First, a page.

Coscale Symmetries

Continuing from the previous post about reflexive symmetries within and between scales, here we look at another kind of symmetry which I call the "coscale relationship". As with the previous post, at this stage this material is purely theoretical.

Definition and Example

We can think of a scale in a particular key as a collection of notes, a subset of the Chromatic scale in the same key. The coscale of this scale is the scale whose notes are the notes that the original scale left out.

Take the Major scale as an obvious example. Its notes are

C   D   E   F   G   A   B

These are all the white notes on the piano; the notes that are left out are the black notes, which are

C#  D#  F#  G#  A# 

This certainly isn't a scale in the key of C, but if we look at its interval map (23223) we can see that it's a member of the Common Pentatonic group.

We'll say that two scale groups exhibit "coscale symmetry" if any scale from one group has this relationship with a scale in another group.

Note that only a handful of hexatonic scale groups can be symmetrical within themselves. For example, the Whole Tone scale group (which consists of only one scale) is its own coscale, since the interval map of the left over notes is the same as the interval map of the notes in the original scale.

More Examples

Let's look at the common scales to find their coscale groups. We already know that the Major and Common Pentatonic are coscales of each other, so what about the Harmonic Minor?

The easiest way to proceed seems to be the same way as above. A Harmonic Minor contains the notes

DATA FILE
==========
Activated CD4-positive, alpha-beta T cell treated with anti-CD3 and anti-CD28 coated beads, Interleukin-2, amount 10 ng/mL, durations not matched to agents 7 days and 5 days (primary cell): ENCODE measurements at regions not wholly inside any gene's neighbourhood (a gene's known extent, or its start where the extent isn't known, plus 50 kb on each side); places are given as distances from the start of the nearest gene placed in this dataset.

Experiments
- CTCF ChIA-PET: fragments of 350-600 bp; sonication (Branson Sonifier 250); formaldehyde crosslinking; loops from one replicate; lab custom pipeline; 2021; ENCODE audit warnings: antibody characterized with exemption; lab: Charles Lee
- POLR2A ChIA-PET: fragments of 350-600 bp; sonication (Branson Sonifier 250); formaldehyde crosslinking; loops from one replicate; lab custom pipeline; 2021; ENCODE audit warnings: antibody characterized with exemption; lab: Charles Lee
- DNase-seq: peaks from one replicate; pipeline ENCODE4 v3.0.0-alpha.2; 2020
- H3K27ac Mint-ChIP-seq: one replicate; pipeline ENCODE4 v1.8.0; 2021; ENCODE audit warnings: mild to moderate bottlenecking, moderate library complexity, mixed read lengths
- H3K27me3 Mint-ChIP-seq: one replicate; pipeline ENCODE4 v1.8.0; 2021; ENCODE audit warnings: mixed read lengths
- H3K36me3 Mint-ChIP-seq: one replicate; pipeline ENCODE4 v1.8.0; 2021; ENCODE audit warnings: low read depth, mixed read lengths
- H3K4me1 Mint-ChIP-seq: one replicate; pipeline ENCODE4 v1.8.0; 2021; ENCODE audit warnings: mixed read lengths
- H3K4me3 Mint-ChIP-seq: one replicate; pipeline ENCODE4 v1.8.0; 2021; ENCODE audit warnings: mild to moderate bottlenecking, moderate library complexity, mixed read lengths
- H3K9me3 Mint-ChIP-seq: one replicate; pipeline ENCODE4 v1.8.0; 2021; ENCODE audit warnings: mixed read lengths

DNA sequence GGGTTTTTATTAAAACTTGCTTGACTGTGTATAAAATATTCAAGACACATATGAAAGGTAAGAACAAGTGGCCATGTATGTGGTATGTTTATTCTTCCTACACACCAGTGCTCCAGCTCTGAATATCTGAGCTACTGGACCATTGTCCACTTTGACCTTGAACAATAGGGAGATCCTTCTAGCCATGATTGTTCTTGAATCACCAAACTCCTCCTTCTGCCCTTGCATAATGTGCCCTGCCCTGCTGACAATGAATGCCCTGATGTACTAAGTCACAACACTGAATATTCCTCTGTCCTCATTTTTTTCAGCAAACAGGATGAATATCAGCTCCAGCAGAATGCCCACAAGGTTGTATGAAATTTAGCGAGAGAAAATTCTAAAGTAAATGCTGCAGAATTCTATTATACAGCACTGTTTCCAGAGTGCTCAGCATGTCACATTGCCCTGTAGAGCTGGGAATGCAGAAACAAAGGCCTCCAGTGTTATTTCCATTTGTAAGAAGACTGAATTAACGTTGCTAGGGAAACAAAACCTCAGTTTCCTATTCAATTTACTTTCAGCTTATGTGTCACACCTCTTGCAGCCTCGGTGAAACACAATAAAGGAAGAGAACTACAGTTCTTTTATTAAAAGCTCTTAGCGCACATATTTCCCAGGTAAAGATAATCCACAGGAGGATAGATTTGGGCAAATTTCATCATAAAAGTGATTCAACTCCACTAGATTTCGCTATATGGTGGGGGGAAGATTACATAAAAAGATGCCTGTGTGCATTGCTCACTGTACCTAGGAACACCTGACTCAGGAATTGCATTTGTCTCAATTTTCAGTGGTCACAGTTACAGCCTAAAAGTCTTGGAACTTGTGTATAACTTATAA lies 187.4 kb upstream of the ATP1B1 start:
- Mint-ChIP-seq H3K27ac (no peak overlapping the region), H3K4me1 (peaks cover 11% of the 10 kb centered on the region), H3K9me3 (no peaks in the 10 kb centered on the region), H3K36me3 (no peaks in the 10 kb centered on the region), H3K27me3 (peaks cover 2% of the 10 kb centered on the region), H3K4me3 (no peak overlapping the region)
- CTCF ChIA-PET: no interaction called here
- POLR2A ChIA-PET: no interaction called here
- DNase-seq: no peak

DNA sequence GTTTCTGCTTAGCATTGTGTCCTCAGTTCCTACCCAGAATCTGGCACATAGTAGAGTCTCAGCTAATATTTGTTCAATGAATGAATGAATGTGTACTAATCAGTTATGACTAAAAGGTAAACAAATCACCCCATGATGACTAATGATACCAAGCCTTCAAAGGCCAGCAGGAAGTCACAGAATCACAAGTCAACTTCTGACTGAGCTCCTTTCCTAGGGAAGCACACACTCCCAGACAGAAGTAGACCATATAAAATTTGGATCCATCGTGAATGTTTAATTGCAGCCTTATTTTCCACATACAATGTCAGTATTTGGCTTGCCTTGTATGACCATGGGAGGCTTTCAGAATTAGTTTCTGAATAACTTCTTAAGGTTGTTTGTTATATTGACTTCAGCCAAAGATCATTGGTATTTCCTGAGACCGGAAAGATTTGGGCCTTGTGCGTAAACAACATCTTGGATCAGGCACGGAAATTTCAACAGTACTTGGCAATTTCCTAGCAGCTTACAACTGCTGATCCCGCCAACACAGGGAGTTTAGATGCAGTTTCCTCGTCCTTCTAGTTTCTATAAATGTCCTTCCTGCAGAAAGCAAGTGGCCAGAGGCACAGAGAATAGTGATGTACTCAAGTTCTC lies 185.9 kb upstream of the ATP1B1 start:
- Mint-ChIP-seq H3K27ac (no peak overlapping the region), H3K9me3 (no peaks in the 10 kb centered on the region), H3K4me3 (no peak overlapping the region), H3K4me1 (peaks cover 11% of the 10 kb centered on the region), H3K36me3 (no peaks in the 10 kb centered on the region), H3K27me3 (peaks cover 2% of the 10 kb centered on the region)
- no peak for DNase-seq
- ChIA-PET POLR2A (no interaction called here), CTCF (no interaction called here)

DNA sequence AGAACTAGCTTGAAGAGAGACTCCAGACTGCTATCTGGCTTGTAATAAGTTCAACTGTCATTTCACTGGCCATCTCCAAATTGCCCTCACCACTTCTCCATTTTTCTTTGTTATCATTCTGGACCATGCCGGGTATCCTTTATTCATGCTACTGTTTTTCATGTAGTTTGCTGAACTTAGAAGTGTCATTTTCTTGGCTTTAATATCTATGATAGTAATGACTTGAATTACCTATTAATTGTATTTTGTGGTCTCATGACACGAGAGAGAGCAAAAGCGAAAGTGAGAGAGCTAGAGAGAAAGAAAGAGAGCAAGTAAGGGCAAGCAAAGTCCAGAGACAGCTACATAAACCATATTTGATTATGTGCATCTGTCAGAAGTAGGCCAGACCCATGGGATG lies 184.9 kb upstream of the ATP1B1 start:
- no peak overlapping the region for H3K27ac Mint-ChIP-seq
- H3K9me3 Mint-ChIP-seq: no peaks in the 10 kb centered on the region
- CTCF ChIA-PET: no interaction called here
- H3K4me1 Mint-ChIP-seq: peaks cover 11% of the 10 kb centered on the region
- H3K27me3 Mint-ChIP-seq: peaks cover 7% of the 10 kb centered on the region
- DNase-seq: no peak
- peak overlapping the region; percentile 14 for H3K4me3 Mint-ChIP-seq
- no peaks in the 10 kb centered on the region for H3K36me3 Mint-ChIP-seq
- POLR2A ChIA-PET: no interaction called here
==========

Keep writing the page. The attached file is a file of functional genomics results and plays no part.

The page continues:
A   B   C   D   E   F   G#

and so its coscale group can be generated by the notes

A#  C#  D#  F#  G

The interval map of this set of pitches is 32313, an exotic scale that I call the 4d+b6maj scale. Here are the CAGED fingerings as they appear in the Encyclopoedia:

We can do the same thing with A Melodic Minor, which contains the notes

A   B   C   D   E   F#   G#

and so its coscale group can be generated by the notes

A#  C#  D#  F  G

which has the interval map 32223, which is the scale I call the 1min+4maj scale but that's more commonly known as the Minor 6 pentatonic.

So the Harmonic Minor group has a coscale relationship with an exotic pentatonic, whereas the Melodic Minor's coscale group is a fairly common blues scale. There doesn't seem to be much rhyme or reason here.


As with reflexive symmetry, it's not yet clear to me what applications, if any, this relationship between scale groups might have. Once you've noticed it I suppose the fingerings of coscales have an interesting relationship, but I doubt they could be used to assist with learning.

Coscales played together cover all 12 notes of the chromatic scale, and this is where I think there might be a musical application. Playing A Melodic Minor followed by A# Minor 6 Pentatonic, for instance, gives all 12 pitches. The analysis in the Encyclopoedia tells us we can further simplify this by thinking of it as the Melodic Minor followed by the b2 minor and #4 major triads. This may help with organising fully-chromatic material in a familiar-sounding way. At this point, however, that's just speculation. I might post some lessons later with example licks derived in this way so you can see what you think.

Finally, there's a classificatory function that all such relationships have, and it was this that led me to investigate coscales as part of the organisation of hexatonic scales in the new, expanded edition of the Encyclopoedia.